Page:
Relationships can be amazingly enriching and amazingly irritable experiences, yet everybody needs them in order to live a fulfilling modern life. At the moment my relationships remind me of my basil plant. I am that main stem and the branches represent different forms of relationships all spearheaded by one individual. Each branch grows out into several fingers of leaves and these leaves represent the people who are connected to me through the branch.
My basil tree has been looking quite frail of late. It seems no matter how often I water the soil it looks arid and dead. The topsoil covered by decaying leaves that have fallen from grace. The bright green colour seems washed out, and some of the leaves have started to turn brown. It is spreading; like a virus, and at the moment those leaves are clinging on for dear life.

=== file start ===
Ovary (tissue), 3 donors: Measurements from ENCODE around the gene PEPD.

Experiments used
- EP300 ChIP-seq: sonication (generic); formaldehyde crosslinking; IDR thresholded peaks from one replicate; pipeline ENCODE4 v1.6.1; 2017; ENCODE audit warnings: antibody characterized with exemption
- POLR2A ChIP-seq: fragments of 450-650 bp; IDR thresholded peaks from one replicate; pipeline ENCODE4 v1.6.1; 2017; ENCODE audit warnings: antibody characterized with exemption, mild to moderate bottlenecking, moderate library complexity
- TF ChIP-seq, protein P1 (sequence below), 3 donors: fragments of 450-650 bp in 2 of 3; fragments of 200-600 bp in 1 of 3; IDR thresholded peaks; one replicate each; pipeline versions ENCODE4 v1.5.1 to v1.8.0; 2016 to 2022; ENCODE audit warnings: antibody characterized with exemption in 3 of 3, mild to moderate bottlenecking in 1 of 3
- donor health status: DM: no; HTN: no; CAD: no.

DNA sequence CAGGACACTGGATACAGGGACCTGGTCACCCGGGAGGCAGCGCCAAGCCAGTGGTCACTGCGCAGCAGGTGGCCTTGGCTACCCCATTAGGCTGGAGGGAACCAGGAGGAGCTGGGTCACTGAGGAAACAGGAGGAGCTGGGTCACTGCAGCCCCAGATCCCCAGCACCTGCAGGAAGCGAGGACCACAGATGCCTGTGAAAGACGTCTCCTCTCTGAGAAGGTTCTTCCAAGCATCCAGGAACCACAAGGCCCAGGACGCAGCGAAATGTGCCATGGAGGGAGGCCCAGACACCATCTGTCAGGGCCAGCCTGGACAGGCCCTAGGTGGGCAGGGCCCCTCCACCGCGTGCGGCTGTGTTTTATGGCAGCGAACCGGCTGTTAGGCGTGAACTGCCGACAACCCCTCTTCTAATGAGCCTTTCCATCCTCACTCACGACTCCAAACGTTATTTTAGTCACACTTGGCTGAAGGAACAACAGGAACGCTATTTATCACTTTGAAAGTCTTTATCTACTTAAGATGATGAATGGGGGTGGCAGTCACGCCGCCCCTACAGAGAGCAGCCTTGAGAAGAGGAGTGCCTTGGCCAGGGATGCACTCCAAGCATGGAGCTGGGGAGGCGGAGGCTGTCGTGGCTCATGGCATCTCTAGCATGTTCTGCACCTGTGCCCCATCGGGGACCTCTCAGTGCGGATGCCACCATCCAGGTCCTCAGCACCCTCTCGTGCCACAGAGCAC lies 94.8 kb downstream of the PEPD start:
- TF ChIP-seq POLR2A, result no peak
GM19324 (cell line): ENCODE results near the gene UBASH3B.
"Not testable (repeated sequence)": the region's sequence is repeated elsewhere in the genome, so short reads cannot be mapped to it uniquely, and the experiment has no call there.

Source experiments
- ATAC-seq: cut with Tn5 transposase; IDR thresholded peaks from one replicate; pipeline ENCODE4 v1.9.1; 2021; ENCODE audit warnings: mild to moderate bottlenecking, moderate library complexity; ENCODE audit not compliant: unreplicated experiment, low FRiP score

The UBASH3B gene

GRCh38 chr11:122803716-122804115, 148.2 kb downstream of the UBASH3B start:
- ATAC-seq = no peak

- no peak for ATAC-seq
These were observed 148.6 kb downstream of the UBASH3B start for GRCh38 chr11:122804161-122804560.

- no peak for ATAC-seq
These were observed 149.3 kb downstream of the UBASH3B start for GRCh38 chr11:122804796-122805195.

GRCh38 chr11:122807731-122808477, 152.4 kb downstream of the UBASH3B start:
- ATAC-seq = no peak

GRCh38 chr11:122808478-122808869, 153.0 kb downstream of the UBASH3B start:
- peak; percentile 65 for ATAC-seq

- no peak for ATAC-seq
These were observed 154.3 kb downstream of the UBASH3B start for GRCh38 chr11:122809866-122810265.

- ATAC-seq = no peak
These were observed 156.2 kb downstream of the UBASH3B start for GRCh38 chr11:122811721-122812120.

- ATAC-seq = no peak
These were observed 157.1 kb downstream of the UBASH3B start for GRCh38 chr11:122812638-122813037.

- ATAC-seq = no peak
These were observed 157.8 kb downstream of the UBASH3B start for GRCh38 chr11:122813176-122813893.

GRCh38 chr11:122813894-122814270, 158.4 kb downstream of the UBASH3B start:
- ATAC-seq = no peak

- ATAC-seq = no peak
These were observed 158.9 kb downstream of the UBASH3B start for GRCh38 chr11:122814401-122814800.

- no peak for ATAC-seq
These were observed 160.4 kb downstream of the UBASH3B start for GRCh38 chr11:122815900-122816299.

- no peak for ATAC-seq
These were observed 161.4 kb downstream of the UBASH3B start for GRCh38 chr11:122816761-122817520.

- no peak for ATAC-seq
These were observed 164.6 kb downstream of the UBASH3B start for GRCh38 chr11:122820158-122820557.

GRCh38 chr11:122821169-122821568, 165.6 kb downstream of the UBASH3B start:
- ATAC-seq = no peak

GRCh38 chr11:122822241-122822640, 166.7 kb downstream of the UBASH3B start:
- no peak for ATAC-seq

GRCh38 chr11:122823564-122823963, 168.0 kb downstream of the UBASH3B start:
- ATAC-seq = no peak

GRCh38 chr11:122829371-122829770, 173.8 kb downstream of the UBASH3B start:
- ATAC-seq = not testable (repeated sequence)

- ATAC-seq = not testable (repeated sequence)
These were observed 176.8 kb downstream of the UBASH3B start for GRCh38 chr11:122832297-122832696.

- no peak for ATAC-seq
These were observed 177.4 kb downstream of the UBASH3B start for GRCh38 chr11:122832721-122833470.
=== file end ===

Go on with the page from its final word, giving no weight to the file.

When you take a decision to transform your life you will notice a change in your relationships. This transformation could be anything from the end of an addiction to a divorce or change of career. The first thing you will notice is the discolouration of the leaves. A dirty brown stain will slowly replace the fresh green hue. This is your relationship deteriorating. For a long while you will try to fight against the transformation. You may remember the good times with fondness and try desperately to stay connecting with your former friend or loved one. You try to keep the relationship fresh by sharing your new wonderful experiences with them, but the stain keeps spreading. You can’t understand why these people are not listening to what you have to say. Even worse, you know they are trying to divert the conversation. They never ask how you are or what you are doing. Each conversation turns into a battle with the first person to open their mouths deemed the victor.